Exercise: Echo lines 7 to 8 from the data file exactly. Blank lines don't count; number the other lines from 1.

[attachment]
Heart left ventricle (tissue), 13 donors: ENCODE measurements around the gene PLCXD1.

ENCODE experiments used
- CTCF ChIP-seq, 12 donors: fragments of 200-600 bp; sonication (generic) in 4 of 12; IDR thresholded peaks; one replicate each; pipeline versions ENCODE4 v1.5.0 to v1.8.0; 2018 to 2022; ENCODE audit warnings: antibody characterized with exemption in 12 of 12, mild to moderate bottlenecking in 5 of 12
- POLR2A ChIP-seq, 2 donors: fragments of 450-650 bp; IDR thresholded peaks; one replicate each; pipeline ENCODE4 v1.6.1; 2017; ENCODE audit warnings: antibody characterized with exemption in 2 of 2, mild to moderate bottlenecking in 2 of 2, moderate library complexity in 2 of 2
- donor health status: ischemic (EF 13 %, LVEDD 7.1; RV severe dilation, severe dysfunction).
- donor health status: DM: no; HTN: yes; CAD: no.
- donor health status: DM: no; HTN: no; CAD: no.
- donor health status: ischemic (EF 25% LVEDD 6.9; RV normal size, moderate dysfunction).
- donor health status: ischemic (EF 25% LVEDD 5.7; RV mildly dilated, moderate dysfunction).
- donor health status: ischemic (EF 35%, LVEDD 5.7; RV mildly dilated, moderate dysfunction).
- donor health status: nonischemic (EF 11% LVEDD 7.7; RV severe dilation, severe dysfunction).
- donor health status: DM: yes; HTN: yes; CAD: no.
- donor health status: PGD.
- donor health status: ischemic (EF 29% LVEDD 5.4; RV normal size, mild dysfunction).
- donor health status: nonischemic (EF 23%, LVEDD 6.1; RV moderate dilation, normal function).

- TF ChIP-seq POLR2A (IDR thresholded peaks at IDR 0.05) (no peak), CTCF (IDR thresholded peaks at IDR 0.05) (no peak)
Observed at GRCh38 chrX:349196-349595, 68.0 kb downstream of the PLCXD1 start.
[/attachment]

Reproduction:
- donor health status: DM: no; HTN: no; CAD: no.
- donor health status: ischemic (EF 25% LVEDD 6.9; RV normal size, moderate dysfunction).